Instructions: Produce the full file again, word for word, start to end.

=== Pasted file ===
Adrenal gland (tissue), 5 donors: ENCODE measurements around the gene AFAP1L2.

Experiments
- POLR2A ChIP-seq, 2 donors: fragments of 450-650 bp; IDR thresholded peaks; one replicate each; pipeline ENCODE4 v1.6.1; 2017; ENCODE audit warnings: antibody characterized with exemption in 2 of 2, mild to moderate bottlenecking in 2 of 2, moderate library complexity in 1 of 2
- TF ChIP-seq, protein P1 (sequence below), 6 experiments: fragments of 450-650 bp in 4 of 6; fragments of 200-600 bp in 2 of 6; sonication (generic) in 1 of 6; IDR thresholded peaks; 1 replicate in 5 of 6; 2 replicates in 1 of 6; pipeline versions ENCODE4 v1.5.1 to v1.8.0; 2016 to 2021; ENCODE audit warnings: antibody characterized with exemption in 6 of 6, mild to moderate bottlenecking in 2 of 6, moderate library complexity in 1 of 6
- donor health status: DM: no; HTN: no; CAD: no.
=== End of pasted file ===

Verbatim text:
Adrenal gland (tissue), 5 donors: ENCODE measurements around the gene AFAP1L2.

Experiments
- POLR2A ChIP-seq, 2 donors: fragments of 450-650 bp; IDR thresholded peaks; one replicate each; pipeline ENCODE4 v1.6.1; 2017; ENCODE audit warnings: antibody characterized with exemption in 2 of 2, mild to moderate bottlenecking in 2 of 2, moderate library complexity in 1 of 2
- TF ChIP-seq, protein P1 (sequence below), 6 experiments: fragments of 450-650 bp in 4 of 6; fragments of 200-600 bp in 2 of 6; sonication (generic) in 1 of 6; IDR thresholded peaks; 1 replicate in 5 of 6; 2 replicates in 1 of 6; pipeline versions ENCODE4 v1.5.1 to v1.8.0; 2016 to 2021; ENCODE audit warnings: antibody characterized with exemption in 6 of 6, mild to moderate bottlenecking in 2 of 6, moderate library complexity in 1 of 6
- donor health status: DM: no; HTN: no; CAD: no.